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Winter Employment Change in the Metro

12/28/2017 10:09:32 AM

Tim O'Neill

Winter has arrived to the state of Minnesota. As I write, the current temperature in St. Paul is a balmy 5 degrees Fahrenheit. Of course, many would not consider such a temperature to be balmy, wondering how anybody could care to venture outside. Some Minnesotans, dubbed "snowbirds," even leave for warmer climates to the south during winter. In a similar fashion, winter in Minnesota affects industry employment across the state, too.

One quick way to measure seasonal variation in industry employment is with the Bureau of Labor Statistic's Current Employment Statistics (CES) data. Updated monthly, CES allows for frequent and timely analysis. To look at seasonal changes, we can compare 1st quarter employment (Q1 includes the winter months of January, February, and March) with 3rd quarter employment (Q3 includes the summer months of July, August, and September) to determine how much of an impact winter has on total employment levels in each of the 50 states.

States with the Highest Seasonal Employment Change

Using this methodology, Minnesota comes in 7th for the impact winter had on total employment variation in 2017. More specifically, the average employment count in Minnesota during Q1 2017 made up 96.5 percent of the total employment in the state during Q3 of that same year (Table 1). While that may not seem like a large seasonal shift at first glance, that represents nearly 104,000 fewer jobs between Q1 and Q3.

With the Q1 count of jobs making up 96.2 percent of its Q3 employment, the Twin Cities Metro Area is just a bit more seasonal in nature than Minnesota as a whole. As such, Minneapolis-St. Paul MSA employers shed over 76,200 jobs between the first and third quarters of 2017.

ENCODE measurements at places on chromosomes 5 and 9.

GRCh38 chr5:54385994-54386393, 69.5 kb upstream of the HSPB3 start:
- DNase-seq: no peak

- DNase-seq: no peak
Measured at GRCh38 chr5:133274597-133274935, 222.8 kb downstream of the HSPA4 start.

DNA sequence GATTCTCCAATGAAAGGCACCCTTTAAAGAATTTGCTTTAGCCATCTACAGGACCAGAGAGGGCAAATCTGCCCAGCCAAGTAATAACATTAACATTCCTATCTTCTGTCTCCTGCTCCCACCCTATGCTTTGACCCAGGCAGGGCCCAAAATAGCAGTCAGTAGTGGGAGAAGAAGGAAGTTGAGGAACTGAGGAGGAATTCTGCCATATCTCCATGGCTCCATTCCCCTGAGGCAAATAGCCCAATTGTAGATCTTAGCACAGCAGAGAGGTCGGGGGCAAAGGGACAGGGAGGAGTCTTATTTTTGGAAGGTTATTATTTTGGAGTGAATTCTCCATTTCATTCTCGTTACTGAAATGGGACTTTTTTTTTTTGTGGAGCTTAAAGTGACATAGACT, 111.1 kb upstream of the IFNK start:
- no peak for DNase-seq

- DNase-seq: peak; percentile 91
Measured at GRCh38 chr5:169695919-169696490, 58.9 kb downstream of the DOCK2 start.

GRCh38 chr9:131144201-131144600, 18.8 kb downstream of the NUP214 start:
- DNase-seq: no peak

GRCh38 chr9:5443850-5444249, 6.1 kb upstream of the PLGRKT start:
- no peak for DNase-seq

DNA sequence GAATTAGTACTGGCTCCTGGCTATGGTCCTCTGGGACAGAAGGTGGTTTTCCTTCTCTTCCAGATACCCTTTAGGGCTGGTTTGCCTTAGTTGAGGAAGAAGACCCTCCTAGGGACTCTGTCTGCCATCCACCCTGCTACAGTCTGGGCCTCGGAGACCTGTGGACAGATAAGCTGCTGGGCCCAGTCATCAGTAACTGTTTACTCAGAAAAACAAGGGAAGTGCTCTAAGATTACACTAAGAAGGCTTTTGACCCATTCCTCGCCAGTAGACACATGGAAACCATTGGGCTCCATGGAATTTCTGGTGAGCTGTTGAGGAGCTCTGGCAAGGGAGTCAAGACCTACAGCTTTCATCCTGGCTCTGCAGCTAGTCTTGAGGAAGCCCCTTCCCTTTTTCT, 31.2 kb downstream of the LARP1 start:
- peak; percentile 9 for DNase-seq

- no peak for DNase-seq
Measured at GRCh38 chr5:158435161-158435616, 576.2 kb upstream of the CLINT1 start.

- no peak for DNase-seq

So which employers are affected by winter the most? Using the same methodology (comparing Q1 employment to Q3 employment), Construction and Mining have the largest seasonal variation in the Minneapolis-St. Paul Metropolitan Statistical Area (MSA). Over the past five years, between 2012 and 2017, Construction and Mining employment in Q1 averaged only 76.3 percent of Q3 employment each year. Other highly seasonal industries include Arts, Entertainment, and Recreation; Administrative and Support Services; Accommodation and Food Services; and Real Estate, Rental, and Leasing.

While a host of conditions may lead to employment variation among employers from one quarter to the next, there is no denying that employment levels in Minnesota and the Twin Cities Metro drop along with the temperature for nearly every industry sector (Table 2).

Minneapolis-St Paul MSA Industries with the Highest Seasonal Employment Change

For More Information

Contact Tim O'Neill at 651-259-7401.

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